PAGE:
Non-monetary applications involve things like voting and other means of bartering or exchanging information. A decentralized data feed is also possible, through use of giving a certain number of individuals a token, and requesting they spend it in a shared contract. Each individual given a token will be incentivized to tell the truth to be a part of the larger token pool, compromised of people who told the data as correctly as possible and sent their tokens there. Token systems can be used through sub-currencies that represent assets such as gold, the Yen, company stock, or ballots. These systems are easy to apply to Ethereum as it is geared toward them; the logic must simply be implanted into a contract.

Of course, as Ethereum contracts are capable of being manipulated in ways only limited by a programmer’s imagination, these areas are by no means the only ways it can be used.  The true capabilities of this system will not be fully realized until it has been stabilized, and the test net is replaced by a live, fully functioning platform.  At that point, the monetary incentive inherent in digital currencies could bring in hordes of developers looking for ways to design contracts to bring their idea’s to life.  That is, unless Bitcoin can beat them to it…

Ethereum space

Bit-therum – Combining Bitcoin’s Price and Power With Ethereum’s Innovative Possibilities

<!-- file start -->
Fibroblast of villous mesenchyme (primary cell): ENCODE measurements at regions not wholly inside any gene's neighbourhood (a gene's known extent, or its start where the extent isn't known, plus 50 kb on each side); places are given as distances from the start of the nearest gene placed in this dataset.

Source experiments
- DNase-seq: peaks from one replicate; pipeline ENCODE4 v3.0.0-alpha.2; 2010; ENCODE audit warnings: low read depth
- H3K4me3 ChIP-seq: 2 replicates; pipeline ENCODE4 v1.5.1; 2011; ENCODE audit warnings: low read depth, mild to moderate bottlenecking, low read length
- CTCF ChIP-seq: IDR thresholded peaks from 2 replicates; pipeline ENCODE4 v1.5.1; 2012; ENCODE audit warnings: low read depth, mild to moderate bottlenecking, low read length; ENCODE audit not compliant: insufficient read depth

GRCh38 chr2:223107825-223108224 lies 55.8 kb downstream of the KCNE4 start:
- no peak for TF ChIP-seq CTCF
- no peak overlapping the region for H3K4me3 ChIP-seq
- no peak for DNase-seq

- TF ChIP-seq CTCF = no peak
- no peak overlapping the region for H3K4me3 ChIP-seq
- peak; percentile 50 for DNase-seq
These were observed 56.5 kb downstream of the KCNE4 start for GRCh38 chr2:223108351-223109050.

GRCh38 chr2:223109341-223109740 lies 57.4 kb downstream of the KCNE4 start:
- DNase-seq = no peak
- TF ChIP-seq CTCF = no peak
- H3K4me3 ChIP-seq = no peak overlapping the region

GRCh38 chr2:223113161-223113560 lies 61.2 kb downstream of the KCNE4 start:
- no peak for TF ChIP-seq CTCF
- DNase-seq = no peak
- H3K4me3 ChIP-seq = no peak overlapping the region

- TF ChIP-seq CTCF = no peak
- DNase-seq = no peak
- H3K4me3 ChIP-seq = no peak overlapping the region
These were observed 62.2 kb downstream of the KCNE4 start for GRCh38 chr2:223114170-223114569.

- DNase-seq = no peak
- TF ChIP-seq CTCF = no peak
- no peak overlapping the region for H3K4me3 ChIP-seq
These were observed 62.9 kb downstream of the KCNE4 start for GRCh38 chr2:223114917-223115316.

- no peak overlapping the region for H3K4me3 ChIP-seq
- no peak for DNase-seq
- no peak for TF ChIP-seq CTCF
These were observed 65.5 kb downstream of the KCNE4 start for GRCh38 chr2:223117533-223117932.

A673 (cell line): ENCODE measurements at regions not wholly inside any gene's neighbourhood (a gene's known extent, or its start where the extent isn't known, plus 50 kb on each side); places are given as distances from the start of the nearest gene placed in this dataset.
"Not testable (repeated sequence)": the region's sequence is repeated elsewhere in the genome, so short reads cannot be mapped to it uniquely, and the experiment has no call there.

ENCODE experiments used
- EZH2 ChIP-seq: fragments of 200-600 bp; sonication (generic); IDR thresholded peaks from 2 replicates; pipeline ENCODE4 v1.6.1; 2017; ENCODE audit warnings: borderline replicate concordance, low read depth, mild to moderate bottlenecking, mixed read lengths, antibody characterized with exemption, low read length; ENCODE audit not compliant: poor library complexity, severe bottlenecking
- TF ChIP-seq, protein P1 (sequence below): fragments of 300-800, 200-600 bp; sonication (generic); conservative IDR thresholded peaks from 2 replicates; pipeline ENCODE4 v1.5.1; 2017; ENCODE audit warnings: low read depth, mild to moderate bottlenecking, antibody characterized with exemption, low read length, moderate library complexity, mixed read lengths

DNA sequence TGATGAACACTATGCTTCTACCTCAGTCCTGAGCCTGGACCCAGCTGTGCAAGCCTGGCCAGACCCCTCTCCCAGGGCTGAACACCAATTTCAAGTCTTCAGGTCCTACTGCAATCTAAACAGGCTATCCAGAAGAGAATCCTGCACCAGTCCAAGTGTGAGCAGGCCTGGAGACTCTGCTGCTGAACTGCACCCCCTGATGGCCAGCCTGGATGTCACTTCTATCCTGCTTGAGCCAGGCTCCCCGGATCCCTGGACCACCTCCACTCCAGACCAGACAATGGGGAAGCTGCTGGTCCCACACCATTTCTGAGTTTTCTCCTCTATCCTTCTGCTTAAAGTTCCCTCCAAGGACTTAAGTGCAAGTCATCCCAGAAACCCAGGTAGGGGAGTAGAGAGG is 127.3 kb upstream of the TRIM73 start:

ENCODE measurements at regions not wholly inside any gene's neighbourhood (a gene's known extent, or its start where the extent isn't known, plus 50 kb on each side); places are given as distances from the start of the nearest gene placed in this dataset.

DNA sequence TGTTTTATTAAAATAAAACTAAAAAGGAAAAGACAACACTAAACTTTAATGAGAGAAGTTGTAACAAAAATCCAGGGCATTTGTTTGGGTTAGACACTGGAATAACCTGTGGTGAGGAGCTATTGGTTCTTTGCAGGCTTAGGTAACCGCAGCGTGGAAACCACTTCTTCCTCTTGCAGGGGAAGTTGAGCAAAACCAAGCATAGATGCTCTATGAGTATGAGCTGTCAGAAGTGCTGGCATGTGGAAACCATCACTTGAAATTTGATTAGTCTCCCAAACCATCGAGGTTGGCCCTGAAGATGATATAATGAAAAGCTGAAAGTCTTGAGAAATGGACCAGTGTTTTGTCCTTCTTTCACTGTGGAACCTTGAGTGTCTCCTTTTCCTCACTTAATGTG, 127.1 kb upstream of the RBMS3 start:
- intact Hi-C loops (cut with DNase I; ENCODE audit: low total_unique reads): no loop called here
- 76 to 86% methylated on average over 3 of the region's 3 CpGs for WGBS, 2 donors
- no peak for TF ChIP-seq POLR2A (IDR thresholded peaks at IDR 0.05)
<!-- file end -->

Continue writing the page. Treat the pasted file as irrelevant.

Ethereum’s concept of a contract that has funds, variable code, and multiple states, that are verified by the network with anonymous triggering through transactions, can be fitted to Bitcoin. “Bit-thereum could be constructed atop Bitcoin. If the verification of the network is exchanged by reputable oracles, then this becomes a possibility.

More complex contacts require third party data separate from the blockchain, such as a Bitcoin to USD exchange rate. Ordinary Ethereum simply accepts this third party data. It considers a system of moving data from one trusted source to a certain number of semi-trusted sources to be distributed along the Ethereum network. Having semi-trusted oracles, with a reputation system for verifying contracts, of which multiple are required before a contract is completed and the transaction executed, would eliminate the need for trust by removing fear of a single oracle stealing funds. However, a universal contract language must be created for these oracles.

Since Bitcoin is already global and has a public ledger, merging real world information with Bitcoin would not be too difficult. Yet it presents incredible possibilities, such as colored coin, or Orisi, which will be expanded upon in part II.